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MC Nelson Knows How to Get Deep Without Ever Being Boring

Get to know the Liverpool rapper who can marry British history with clattering, jazz-inflected beats.

Tshepo Mokoena

One of the best things about Liverpool rapper MC Nelson’s first music video of 2018 is how much its thumbnail fucks with your perception of what you’re about to see. The image crops a tight shot around his face, suspended in water of a faded yellow as though he’s been lying in it for hours. Purple petals frame his face and his eyes are closed. It’s the sort of still that makes you think, ‘cool, this is going to be slightly soft-focus and romantic, maybe featuring a bit of millennial pink or a washed-out cerulean background, slow motion and a colour contrast that’s been pulled right down to make everything dreamlike.’

Lol sorry, you’re wrong – or, to be clear, I was wrong because that’s how I envisioned the 23-year-old's “By the River” video might play out. Instead, it’s a clattering, fidgety journey from the seaside to a bathtub to a raft floating on a body of water on which MC Nelson casually spits over a warm sax and jangling guitar beat, as though that’s what we all do when punting down a river. Everything is shot in a crystal-clear focus that almost flattens the image in the way those little metallic point-and-shoot cameras used to in the early to mid-00s. It’s refreshing and tactile and beautifully married with his live-instrumentation production.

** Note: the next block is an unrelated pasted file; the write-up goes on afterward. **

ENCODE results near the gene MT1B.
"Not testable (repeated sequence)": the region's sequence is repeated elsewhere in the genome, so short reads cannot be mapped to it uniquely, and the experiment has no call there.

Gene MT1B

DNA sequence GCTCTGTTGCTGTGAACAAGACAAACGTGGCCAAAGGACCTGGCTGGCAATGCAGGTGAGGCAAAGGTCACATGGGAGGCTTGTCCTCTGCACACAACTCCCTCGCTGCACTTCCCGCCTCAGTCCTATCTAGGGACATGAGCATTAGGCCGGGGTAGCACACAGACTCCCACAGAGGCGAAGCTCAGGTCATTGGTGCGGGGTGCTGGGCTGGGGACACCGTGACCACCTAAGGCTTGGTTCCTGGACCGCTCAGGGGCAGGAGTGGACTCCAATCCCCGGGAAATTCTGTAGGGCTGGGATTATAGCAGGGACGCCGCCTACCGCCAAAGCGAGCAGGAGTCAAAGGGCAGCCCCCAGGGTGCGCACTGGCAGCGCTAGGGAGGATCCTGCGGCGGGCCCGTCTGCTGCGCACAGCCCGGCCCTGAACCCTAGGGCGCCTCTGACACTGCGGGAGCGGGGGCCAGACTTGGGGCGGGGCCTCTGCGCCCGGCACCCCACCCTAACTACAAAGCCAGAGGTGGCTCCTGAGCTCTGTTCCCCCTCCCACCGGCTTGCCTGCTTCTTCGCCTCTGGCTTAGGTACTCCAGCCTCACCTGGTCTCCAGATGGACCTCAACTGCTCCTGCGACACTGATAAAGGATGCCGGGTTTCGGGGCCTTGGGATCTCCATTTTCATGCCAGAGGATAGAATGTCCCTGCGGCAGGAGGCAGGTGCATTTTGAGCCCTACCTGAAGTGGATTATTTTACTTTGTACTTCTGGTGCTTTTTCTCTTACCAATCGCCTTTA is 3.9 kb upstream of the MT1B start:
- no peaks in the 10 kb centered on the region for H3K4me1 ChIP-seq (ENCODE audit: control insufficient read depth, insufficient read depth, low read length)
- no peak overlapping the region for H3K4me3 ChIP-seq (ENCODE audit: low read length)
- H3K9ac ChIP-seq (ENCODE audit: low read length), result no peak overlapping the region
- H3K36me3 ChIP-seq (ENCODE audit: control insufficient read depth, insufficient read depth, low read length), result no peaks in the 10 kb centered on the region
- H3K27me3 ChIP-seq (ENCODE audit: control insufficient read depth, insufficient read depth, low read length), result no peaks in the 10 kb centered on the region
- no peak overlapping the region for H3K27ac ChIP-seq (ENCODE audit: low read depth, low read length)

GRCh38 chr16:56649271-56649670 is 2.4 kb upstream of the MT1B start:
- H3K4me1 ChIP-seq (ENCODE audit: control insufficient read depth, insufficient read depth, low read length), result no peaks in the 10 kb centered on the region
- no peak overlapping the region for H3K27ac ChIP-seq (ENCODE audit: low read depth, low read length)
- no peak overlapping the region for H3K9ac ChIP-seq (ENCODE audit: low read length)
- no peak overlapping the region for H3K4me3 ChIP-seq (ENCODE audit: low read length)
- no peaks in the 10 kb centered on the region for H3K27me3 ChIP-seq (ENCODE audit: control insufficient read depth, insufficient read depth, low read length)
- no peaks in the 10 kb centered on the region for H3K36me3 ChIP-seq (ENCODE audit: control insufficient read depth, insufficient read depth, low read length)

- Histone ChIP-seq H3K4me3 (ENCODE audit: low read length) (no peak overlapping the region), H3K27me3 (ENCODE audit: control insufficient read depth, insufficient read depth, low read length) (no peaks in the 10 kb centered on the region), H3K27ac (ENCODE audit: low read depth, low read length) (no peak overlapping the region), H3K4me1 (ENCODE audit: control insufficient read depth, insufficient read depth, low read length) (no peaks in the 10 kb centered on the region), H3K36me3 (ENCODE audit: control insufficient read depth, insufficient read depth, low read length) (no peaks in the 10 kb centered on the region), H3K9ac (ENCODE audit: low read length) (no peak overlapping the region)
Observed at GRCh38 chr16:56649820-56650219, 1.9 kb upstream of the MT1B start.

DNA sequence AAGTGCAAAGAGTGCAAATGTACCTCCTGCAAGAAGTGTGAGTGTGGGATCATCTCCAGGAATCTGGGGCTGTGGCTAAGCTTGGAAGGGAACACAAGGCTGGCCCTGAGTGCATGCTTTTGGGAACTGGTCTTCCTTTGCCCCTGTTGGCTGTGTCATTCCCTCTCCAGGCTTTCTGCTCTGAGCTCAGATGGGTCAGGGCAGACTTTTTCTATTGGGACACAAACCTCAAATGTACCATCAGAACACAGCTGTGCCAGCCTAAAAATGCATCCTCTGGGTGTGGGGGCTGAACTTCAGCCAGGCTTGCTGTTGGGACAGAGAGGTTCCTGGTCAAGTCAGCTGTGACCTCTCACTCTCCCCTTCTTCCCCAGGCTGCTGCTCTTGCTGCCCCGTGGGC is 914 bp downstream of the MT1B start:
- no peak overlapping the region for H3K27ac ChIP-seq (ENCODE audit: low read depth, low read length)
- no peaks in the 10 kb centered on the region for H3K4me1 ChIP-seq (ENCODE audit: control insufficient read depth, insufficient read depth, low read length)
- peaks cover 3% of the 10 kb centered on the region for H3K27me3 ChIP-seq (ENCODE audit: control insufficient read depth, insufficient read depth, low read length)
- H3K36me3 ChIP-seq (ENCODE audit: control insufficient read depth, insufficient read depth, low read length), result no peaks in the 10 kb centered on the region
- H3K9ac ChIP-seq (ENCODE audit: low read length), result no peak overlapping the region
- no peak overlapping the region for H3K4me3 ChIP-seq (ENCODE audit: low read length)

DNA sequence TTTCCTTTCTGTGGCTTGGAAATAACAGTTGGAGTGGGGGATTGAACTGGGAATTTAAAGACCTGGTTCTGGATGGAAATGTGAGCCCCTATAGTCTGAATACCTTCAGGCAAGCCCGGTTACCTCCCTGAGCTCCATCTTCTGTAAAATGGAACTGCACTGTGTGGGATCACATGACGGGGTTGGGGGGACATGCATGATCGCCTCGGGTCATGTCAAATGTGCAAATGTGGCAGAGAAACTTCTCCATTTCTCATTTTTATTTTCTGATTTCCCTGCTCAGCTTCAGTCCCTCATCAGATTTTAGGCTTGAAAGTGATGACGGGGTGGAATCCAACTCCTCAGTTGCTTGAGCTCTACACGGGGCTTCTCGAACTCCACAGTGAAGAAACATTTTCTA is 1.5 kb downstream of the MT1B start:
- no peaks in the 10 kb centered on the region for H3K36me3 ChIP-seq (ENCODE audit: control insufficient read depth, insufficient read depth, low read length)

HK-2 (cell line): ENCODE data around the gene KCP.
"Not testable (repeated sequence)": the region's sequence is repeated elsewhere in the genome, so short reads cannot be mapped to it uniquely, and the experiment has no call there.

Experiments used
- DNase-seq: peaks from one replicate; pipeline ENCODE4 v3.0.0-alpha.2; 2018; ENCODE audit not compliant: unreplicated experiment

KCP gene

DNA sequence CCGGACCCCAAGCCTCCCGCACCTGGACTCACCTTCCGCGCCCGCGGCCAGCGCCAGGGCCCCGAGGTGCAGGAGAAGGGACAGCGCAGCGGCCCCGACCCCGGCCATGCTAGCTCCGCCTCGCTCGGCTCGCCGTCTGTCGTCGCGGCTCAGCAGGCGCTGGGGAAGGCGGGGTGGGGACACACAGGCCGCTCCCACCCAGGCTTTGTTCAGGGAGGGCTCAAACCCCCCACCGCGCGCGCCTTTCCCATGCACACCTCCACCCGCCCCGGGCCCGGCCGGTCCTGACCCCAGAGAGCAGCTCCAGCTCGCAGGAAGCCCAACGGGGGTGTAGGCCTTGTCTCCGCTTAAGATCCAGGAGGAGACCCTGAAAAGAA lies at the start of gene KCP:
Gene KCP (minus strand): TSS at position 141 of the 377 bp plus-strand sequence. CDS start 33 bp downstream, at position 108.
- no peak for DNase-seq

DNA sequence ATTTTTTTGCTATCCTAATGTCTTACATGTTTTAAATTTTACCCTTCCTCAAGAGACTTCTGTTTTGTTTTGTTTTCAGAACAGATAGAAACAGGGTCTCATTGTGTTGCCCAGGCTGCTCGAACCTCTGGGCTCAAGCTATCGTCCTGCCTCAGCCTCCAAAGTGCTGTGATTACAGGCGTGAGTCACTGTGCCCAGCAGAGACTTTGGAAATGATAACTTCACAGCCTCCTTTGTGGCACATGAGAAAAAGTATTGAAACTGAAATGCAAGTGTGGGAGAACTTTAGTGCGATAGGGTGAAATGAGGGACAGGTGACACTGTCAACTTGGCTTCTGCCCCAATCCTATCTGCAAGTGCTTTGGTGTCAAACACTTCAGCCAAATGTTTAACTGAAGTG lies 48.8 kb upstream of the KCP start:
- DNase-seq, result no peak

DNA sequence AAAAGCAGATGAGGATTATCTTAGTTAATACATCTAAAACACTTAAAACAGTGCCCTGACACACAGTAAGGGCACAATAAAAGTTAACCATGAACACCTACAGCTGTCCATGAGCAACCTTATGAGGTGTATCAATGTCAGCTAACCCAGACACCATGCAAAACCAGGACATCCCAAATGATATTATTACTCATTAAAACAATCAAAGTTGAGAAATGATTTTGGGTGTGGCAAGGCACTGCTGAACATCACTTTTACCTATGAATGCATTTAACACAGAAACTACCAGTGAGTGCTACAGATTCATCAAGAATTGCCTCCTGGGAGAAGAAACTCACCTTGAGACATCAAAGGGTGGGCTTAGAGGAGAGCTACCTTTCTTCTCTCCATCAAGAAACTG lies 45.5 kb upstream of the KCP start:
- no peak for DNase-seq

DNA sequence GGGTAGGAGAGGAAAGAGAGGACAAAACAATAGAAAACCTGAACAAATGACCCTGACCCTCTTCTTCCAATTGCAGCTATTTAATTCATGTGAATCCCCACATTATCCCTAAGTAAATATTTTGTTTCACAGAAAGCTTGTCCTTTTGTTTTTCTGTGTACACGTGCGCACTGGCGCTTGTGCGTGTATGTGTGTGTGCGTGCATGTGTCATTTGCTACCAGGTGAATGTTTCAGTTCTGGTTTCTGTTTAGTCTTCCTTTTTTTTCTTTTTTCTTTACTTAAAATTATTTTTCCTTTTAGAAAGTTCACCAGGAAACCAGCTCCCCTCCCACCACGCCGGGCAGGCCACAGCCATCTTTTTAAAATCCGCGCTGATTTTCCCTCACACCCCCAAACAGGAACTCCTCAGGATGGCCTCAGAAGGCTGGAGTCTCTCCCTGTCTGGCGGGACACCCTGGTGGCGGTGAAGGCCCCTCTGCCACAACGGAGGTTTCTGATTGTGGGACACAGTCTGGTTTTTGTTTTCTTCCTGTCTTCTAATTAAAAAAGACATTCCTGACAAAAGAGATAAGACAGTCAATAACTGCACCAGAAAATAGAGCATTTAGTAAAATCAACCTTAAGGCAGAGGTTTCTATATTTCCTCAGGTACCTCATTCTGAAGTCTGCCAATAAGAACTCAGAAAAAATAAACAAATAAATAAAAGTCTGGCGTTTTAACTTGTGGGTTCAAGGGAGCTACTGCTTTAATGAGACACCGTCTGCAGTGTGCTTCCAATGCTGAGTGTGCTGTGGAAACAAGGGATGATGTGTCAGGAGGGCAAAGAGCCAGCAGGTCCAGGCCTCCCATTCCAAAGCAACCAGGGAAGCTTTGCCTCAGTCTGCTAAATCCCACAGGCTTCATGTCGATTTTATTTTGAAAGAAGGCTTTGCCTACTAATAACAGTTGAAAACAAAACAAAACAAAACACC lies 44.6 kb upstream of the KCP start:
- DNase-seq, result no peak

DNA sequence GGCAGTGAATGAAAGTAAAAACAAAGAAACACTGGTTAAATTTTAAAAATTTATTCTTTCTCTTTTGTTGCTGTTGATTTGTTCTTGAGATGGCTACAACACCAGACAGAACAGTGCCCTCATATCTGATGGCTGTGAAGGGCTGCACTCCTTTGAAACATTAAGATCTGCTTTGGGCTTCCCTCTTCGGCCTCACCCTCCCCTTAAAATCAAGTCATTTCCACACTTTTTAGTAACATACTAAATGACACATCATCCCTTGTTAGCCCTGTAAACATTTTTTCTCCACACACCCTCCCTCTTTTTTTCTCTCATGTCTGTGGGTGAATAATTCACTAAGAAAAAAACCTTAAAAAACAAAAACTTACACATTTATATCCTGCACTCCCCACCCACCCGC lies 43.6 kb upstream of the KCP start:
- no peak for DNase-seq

“The overarching thing that informs my music is growing up black in Liverpool,” he says over the phone, when I hassled him for his number minutes after spotting the video online. “A lot of people don’t even know that Liverpool has the oldest black population in Europe; everyone assumes it would be London or something, but it’s a story that’s not told.” So the song, and its heavily water-featuring video, pay homage to that narrative, to remembering the role played by water and port cities in bringing the spoils from slavery over to Britain from its settled colonies. “And I think it can be hard to tell a story like that purely through music,” he continues. “I love Billy Bragg, you know, I love his music but I’m not always in the mood to listen to like a ten-minute song called something like ‘Thatcherite’.”

That’s where music like his can step in, when you may want to listen to something with a story that goes beyond the personal but doesn't necessarily smash you over the head with a copy of Thomas Piketty’s Capital in the 21st Century. “By the River” nods along with both jazz and shoegaze-y elements tumbling over each other. It retains some of what Nelson describes as his “super rappity rapper, all about BARS” roots, when he still took himself a bit too seriously. But it’s also got a looseness to it, which will probably make you think of composition flourishes recently used by King Krule, guitarist Austin Feinstein on Flower Boy or Blond(e) and the many collaborators who imbued Kendrick Lamar’s To Pimp a Butterfly with its jazz finesse.

For now, Nelson’s doing this all DIY – no label, no management, lots of collaboration with mates (like the members of south Liverpool collective LEECH, who made the video with him). He’s grown since first getting into rap, “when I was nine years old and my brother brought home a burned CD of Boy in Da Corner. There was something about it that spoke to me on, like, a visceral level. I could understand that this was a black person from the same country I’m from, who’s on a platform and who’s out there.” If he continues to mess with our ideas of what Merseyside rap can be, and what it can look like, he may pull himself up to being on a new level of “out there” too.

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